Tim Keller Remembered for His Grace, Authenticity: ‘He Was a Gift to all God’s People’

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Tim Keller was remembered at a memorial service Tuesday as a humble servant who stood firmly on God’s Word, practiced what he preached and embraced individuals who opposed his work.

Keller, an author and the long-time pastor at Redeemer Presbyterian Church in New York City died May 19 following a battle with cancer. The memorial service was held at St. Patrick’s Cathedral in New York.

“What I experienced from Tim before Redeemer began was his centering on Jesus, his focusing on New York City and his encouraging us to trust God,” said Glen Kleinknecht, who knew Keller from his work in New York.

Keller believed “he could learn from anyone” – even those opposed to Christianity, Kleinknecht said.

“He was uniquely able to learn from people with whom he had little in common. And he actually relished visiting with and learning from people who were most opposed to his faith,” Kleinknecht said during the service. “… Tim modeled sticking in there with those who disagree with us. Tim taught us that because God gives grace certainly to those who know Jesus … that we can give grace to them and even learn from those who view us as their enemies.”

Graham Howell met Keller in 1975 at a church in Hopewell, VA.

“My marriage was on the rocks. My whole life was in disarray. I was desperate,” Howell said during the service.

Keller counseled Howell.

“I went to the church thinking that my biggest need was a repaired marriage, but God knew I needed something much more radical: a new heart,” Howell said. “So he sent his A-team.”

Keller lived in Hopewell, VA, for a decade.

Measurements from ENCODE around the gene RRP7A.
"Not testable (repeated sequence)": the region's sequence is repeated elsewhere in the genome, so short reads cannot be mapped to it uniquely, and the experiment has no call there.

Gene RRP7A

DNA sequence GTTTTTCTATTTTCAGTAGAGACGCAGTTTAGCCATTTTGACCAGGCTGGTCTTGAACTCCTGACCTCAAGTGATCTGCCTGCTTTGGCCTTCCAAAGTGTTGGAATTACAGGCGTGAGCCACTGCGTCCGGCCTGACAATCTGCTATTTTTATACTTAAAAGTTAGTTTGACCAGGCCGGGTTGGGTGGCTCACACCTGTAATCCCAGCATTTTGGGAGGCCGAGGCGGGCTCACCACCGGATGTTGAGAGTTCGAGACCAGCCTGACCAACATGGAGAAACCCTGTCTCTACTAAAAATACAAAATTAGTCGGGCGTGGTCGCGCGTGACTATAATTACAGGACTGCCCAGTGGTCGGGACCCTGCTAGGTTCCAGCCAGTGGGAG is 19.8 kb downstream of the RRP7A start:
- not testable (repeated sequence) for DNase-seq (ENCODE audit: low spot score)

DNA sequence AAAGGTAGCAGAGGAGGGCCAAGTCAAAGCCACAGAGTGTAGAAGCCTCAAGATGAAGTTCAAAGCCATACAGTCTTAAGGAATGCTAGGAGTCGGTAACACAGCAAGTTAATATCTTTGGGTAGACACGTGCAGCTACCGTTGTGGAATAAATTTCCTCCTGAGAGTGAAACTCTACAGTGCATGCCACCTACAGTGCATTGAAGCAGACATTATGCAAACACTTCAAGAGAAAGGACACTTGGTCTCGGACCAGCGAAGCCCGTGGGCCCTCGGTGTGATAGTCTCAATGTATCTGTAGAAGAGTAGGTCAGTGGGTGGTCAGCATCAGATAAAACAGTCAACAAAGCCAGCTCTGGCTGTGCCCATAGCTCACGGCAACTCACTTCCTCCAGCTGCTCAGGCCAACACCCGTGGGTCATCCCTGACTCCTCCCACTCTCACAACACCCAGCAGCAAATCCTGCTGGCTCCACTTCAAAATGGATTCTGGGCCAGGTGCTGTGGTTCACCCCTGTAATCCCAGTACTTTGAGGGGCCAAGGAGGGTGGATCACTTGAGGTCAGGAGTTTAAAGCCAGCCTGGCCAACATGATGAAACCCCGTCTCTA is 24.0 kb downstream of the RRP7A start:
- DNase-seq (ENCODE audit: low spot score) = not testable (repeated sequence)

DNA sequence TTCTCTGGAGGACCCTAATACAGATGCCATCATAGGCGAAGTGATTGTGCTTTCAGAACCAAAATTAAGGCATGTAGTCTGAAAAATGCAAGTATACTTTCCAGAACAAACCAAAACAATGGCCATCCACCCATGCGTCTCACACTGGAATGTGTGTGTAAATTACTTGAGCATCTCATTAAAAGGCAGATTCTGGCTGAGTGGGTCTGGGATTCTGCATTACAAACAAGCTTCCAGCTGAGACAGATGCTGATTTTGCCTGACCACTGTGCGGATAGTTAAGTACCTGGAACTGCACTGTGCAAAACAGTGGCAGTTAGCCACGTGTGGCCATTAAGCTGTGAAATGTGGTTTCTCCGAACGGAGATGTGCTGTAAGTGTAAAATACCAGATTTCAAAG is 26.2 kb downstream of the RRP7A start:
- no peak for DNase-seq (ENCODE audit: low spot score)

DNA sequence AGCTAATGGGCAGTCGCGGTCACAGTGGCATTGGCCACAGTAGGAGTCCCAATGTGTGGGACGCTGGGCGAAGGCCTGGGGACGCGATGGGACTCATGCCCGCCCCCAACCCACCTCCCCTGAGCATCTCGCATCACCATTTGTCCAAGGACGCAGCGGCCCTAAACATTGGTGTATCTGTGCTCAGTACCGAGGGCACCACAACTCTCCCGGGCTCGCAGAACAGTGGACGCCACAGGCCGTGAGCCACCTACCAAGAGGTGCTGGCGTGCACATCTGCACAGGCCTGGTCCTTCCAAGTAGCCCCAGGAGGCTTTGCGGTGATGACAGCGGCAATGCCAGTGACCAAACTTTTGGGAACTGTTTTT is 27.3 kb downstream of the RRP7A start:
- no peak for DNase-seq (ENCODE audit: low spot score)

“The biggest impact Tim Keller had on my life came from his daily presence and love during my spiritual infancy. He and Kathy opened their home to me, shared meals with me, shared stories with me, introduced me to their families,” Howell said. “… What he preached on Sunday was authenticated by the way he invested in his flock the rest of the week. He taught me how to wrestle with God, and how to let the Scripture search out deeply rooted sins and cynical attitudes about work, race, history and culture. This is a testimony that many of you quite likely share because Tim Keller was not just a gift to me, but he was a gift to all God’s people for such a time as this.”

Keller’s widow, Kathy, urged church members of Keller’s fans not to visit the gravesite and “talk to” Keller, as is often done with the deceased in movies.

“Tim is with Jesus – healed, loved, more alive and happier than he has ever been,” she said. “He’s not here.”

Photo courtesy: ©Wikimedia Commons/Frank Licorice Flickr/Creative Commons, image cropped and resized.

Video courtesy: ©Saint Patrick’s Cathedral NYC

Michael Foust has covered the intersection of faith and news for 20 years. His stories have appeared in Baptist Press, Christianity Today, The Christian Post, the Leaf-Chroniclethe Toronto Star and the Knoxville News-Sentinel.

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